December 21, 2013

Traffic signs for the colour blind and other short stories

Filed under: Automobiles,Bicycles,General by Branko Collin @ 1:19 pm

A couple of short stories today.

cars-no-entry-new-2012-branko-collin cars-no-entry-old-branko-collin1. Starting October 2012 transportation infrastructure operators in the Netherlands were allowed to use new traffic signs that have been optimised for colour blind people.

The new signs were given white lines to increase contrast between red and blue elements and to increase contrast of signs with a red border when viewed against a green background, the Dutch government said. Infrastructure operators (‘wegbeheerders’ in Dutch) are free to determine if and when they will replace the old signs. The Netherlands isn’t the first country to introduce road signs for people with deficient vision, I found examples on Flickr of similarly adapted signs in Italy and France.

2. Orangemaster and I attended the opening of the Dutch Rail Lost&Found pop-up store we wrote about earlier. We kind of rushed through it, so I did not get many photos (there is one below), but The Post Online’s photographer spent some more time there.

3. In the 1970s, the Netherlands were rapidly on their way to becoming a car sick country. Mark Wagenbuur has created several videos about how protesters managed to turn this development around. His most recent video explores how school children helped raise awareness for their particular plight in the densely populated Pijp neighbourhood in Amsterdam.


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February 25, 2012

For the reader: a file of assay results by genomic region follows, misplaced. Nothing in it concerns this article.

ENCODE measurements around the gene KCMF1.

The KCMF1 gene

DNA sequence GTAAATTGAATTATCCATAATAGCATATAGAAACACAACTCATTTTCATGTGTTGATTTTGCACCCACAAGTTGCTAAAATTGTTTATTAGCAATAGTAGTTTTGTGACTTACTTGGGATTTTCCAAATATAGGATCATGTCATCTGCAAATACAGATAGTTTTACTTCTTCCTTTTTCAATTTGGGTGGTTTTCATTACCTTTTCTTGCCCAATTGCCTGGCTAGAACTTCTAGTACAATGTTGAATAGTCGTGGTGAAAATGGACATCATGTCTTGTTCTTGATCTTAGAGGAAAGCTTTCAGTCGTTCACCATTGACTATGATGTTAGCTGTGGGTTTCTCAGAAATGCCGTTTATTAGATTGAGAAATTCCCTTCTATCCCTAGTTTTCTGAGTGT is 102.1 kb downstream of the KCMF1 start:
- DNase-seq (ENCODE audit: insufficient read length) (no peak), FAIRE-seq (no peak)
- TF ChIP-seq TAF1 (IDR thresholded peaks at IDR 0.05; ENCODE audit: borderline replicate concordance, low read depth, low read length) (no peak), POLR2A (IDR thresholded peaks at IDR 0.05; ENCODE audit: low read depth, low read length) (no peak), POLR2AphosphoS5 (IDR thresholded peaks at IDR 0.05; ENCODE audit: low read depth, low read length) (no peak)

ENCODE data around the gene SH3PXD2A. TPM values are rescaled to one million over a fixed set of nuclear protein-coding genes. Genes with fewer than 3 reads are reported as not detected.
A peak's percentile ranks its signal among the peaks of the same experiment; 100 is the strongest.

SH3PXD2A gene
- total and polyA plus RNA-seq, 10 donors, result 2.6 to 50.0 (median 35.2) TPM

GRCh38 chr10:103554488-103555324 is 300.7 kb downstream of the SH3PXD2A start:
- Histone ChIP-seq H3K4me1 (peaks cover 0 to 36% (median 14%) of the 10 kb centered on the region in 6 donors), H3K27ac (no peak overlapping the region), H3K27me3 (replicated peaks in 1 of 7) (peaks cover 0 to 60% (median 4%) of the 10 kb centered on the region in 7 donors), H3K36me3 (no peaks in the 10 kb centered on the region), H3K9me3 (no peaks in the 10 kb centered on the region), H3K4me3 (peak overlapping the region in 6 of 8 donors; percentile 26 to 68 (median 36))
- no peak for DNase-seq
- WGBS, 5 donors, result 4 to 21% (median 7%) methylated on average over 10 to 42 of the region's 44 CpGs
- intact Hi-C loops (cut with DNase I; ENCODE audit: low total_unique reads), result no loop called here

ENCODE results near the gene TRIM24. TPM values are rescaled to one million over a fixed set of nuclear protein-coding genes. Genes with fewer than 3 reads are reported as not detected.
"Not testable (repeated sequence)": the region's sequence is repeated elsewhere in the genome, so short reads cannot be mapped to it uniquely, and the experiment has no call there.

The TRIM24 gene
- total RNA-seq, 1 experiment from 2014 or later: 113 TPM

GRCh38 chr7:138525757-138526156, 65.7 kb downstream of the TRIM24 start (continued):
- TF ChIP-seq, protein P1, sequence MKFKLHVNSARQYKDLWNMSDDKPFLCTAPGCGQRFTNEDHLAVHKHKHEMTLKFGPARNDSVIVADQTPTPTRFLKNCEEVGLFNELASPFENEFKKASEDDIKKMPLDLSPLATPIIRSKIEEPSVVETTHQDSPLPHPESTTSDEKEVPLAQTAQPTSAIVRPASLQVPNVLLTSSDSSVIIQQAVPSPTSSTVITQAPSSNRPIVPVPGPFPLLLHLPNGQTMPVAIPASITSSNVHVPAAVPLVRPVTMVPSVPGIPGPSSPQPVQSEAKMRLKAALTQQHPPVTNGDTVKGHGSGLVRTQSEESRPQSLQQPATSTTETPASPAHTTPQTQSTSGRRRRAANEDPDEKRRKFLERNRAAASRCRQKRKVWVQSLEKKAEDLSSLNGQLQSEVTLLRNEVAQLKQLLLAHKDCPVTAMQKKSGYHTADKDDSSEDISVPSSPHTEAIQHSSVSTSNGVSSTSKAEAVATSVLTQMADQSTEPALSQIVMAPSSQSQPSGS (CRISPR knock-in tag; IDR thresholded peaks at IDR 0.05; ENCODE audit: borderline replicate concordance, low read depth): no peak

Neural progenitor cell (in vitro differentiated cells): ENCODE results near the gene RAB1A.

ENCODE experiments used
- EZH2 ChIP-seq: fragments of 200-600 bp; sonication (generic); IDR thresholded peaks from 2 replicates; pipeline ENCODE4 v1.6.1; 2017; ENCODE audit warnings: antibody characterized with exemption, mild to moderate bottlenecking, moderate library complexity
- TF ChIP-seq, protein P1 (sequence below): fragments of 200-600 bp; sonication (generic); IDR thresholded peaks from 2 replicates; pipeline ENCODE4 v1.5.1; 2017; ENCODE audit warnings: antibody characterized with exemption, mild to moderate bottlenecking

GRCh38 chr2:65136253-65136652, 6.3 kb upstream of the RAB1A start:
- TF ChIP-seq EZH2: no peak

The American ambassador’s jewels have been found

Filed under: Weird by Branko Collin @ 12:25 pm

So this news was already covered two weeks ago by, but I thought it so remarkable that I felt it’d warrant another mention.

Six years ago Dawn Arnall, wife to then-US ambassador, sub-prime crisis architect and billionaire Roland Arnall, forgot her 9,000,000 US dollar jewellery in the lobby of an unnamed hotel in The Hague.

She reported the jewellery as stolen, though the press doesn’t say to whom.

Hotel staff found a satchel containing the jewellery, which was apparently so big and garish that they mistook it for costume jewellery.

Presumably neither the insurer (who paid out) nor the police bothered to check with the hotel, and the treasure went unclaimed for six months. It was then handed over to a cleaning lady who left it in her linen closet for five years, until her curiosity got the better of her.

The cleaning lady brought the jewellery for appraisement to a jeweler who, the police of The Hague joke, is probably still on artificial respiration.

She then brought the jewellery to the police, who sent it back to the US, whatever that is supposed to mean.

The jewellery consisted of a necklace containing a 4 million euro pink 5-carat diamond, and various other jewels worth 3 million euro. The finder is hoping for a reward, although it is not certain that anybody is obliged to pay one.

Since there are holes in this story big enough to park an entire zoo in, if our readers have any additional information I would sure like to hear about it.

(Photo of unrelated costume jewellery by GlitzUK, some rights reserved)

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